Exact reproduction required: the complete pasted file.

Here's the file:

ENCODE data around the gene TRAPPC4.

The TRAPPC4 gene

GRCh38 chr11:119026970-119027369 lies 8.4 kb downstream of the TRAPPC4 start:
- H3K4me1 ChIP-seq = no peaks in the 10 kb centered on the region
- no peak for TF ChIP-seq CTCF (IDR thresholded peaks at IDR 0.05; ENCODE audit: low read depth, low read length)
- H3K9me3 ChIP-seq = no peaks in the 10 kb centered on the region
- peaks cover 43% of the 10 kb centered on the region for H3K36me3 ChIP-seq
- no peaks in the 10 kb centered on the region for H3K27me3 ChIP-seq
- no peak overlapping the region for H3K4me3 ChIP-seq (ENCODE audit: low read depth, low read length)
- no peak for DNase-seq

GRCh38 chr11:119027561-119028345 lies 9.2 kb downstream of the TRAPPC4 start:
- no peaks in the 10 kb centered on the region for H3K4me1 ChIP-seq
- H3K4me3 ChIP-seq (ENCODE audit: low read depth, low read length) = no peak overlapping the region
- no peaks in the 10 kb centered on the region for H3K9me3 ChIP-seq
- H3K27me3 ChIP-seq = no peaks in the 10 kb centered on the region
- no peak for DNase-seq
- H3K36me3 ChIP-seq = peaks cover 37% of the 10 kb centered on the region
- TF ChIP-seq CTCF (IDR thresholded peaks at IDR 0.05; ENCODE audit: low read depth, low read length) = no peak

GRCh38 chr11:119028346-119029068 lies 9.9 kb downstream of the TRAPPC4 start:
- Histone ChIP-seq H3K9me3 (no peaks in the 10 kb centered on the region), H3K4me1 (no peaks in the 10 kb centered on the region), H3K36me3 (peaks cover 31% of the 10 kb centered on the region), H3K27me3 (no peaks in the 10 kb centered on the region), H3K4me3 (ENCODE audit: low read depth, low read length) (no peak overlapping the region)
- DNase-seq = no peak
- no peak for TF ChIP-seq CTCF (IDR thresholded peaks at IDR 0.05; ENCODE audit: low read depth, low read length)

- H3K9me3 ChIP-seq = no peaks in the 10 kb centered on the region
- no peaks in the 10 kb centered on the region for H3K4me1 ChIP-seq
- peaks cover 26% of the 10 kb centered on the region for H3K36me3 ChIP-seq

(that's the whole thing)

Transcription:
ENCODE data around the gene TRAPPC4.

The TRAPPC4 gene

GRCh38 chr11:119026970-119027369 lies 8.4 kb downstream of the TRAPPC4 start:
- H3K4me1 ChIP-seq = no peaks in the 10 kb centered on the region
- no peak for TF ChIP-seq CTCF (IDR thresholded peaks at IDR 0.05; ENCODE audit: low read depth, low read length)
- H3K9me3 ChIP-seq = no peaks in the 10 kb centered on the region
- peaks cover 43% of the 10 kb centered on the region for H3K36me3 ChIP-seq
- no peaks in the 10 kb centered on the region for H3K27me3 ChIP-seq
- no peak overlapping the region for H3K4me3 ChIP-seq (ENCODE audit: low read depth, low read length)
- no peak for DNase-seq

GRCh38 chr11:119027561-119028345 lies 9.2 kb downstream of the TRAPPC4 start:
- no peaks in the 10 kb centered on the region for H3K4me1 ChIP-seq
- H3K4me3 ChIP-seq (ENCODE audit: low read depth, low read length) = no peak overlapping the region
- no peaks in the 10 kb centered on the region for H3K9me3 ChIP-seq
- H3K27me3 ChIP-seq = no peaks in the 10 kb centered on the region
- no peak for DNase-seq
- H3K36me3 ChIP-seq = peaks cover 37% of the 10 kb centered on the region
- TF ChIP-seq CTCF (IDR thresholded peaks at IDR 0.05; ENCODE audit: low read depth, low read length) = no peak

GRCh38 chr11:119028346-119029068 lies 9.9 kb downstream of the TRAPPC4 start:
- Histone ChIP-seq H3K9me3 (no peaks in the 10 kb centered on the region), H3K4me1 (no peaks in the 10 kb centered on the region), H3K36me3 (peaks cover 31% of the 10 kb centered on the region), H3K27me3 (no peaks in the 10 kb centered on the region), H3K4me3 (ENCODE audit: low read depth, low read length) (no peak overlapping the region)
- DNase-seq = no peak
- no peak for TF ChIP-seq CTCF (IDR thresholded peaks at IDR 0.05; ENCODE audit: low read depth, low read length)

- H3K9me3 ChIP-seq = no peaks in the 10 kb centered on the region
- no peaks in the 10 kb centered on the region for H3K4me1 ChIP-seq
- peaks cover 26% of the 10 kb centered on the region for H3K36me3 ChIP-seq